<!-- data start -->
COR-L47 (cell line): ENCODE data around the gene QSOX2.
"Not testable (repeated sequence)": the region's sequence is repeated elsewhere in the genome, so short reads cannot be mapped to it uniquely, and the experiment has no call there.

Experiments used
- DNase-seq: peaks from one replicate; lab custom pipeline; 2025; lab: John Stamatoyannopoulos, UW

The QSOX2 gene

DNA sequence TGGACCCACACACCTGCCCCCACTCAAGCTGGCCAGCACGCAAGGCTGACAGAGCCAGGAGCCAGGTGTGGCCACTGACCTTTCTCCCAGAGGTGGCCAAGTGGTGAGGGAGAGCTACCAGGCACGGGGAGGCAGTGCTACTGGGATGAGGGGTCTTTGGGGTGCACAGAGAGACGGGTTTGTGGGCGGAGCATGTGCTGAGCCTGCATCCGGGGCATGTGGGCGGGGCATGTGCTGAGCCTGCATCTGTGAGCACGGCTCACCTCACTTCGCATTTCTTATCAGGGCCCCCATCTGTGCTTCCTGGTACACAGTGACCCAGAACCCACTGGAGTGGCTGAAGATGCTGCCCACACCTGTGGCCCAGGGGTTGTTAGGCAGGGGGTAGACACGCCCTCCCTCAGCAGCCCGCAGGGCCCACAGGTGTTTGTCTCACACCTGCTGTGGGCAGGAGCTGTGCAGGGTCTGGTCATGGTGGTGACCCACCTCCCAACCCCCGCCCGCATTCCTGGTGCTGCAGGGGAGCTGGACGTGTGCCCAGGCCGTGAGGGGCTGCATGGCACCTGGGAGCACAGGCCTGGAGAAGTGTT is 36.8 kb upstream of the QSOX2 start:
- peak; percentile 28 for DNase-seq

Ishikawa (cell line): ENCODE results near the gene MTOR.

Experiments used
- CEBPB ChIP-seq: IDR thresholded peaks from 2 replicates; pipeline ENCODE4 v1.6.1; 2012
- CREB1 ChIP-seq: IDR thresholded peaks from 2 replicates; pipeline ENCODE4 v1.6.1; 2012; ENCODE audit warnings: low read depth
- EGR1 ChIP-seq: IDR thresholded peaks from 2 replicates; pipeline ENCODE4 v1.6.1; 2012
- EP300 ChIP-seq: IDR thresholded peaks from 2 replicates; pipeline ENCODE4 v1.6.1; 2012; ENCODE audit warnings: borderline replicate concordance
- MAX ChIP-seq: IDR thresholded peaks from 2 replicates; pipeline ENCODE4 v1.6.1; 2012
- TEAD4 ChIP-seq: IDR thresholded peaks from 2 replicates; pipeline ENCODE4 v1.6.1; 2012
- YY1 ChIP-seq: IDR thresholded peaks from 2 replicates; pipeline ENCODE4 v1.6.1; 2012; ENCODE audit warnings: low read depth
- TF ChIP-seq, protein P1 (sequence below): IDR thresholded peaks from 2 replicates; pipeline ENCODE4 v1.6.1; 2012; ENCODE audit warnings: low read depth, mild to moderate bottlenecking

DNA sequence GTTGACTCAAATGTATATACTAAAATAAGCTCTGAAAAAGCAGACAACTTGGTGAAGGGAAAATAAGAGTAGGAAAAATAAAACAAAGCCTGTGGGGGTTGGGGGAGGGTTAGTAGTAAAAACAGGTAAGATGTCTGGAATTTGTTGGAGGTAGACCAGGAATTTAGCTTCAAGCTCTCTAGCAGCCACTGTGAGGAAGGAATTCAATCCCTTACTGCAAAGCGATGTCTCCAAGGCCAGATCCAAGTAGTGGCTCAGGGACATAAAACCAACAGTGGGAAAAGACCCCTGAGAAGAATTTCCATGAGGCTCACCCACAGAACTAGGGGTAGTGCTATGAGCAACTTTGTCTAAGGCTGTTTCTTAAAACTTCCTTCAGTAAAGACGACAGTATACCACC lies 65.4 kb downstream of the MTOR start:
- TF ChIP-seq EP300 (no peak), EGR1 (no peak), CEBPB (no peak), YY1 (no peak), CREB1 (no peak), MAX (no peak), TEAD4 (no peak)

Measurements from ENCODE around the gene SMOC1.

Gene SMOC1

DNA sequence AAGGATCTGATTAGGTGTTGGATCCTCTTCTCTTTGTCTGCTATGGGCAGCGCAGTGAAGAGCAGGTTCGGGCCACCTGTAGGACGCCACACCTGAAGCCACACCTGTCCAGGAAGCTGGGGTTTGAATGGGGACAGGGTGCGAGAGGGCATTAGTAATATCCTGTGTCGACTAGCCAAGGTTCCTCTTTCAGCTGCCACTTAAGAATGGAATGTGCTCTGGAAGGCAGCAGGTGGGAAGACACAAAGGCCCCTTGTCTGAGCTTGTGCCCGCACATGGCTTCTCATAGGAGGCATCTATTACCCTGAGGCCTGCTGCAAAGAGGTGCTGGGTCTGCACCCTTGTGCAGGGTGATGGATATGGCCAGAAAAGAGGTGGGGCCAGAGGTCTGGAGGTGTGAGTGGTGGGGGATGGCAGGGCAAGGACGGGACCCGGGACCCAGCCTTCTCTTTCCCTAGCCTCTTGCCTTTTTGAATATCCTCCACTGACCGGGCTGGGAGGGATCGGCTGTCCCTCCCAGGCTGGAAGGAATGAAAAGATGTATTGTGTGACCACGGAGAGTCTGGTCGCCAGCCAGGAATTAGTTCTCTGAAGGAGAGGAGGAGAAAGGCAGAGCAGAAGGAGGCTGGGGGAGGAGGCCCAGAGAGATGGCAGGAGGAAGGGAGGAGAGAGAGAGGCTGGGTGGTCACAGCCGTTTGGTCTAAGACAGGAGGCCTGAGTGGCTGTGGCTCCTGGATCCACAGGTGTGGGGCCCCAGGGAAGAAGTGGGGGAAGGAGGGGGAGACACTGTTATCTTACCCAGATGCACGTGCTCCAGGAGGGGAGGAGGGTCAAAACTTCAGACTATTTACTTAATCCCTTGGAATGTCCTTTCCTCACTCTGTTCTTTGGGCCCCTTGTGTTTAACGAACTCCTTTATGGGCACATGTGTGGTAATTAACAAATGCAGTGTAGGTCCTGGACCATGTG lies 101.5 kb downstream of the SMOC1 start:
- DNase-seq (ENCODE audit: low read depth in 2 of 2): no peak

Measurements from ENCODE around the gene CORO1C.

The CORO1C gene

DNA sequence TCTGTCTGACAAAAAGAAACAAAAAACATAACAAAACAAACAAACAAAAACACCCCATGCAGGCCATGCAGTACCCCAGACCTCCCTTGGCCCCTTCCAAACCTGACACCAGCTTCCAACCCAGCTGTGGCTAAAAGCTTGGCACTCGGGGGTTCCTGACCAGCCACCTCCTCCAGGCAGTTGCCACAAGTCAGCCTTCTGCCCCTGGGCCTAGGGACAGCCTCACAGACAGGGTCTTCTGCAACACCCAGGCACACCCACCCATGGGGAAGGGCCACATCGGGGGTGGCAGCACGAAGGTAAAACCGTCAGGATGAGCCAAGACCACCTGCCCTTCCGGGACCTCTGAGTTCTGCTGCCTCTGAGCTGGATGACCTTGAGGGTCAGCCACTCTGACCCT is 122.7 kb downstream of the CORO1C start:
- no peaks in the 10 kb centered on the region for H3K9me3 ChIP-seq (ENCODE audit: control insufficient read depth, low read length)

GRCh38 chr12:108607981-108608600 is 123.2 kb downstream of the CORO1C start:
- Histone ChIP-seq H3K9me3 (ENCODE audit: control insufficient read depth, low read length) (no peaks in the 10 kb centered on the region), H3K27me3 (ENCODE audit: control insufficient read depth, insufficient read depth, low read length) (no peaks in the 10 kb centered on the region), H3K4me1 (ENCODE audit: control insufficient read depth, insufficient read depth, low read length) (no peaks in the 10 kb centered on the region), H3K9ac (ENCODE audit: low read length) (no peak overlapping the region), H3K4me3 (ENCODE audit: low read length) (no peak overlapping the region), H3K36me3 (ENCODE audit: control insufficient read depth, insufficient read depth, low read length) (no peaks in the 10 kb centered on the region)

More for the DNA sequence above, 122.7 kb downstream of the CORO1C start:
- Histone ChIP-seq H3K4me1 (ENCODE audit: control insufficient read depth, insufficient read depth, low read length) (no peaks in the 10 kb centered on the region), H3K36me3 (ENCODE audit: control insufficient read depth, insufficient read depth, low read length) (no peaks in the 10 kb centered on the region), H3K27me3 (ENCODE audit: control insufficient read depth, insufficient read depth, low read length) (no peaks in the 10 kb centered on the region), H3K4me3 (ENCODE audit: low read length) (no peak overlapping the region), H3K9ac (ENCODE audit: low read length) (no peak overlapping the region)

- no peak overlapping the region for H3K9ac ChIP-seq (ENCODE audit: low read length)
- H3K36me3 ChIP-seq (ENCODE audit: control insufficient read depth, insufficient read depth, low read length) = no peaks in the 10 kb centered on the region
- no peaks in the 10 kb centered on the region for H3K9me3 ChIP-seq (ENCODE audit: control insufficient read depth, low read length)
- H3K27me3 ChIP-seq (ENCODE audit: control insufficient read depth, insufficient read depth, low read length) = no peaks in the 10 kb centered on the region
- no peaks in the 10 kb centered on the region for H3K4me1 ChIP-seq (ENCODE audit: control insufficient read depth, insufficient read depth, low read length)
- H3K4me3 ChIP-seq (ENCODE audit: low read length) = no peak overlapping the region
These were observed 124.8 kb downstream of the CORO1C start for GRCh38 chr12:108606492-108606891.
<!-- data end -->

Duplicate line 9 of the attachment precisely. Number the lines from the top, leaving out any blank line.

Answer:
Experiments used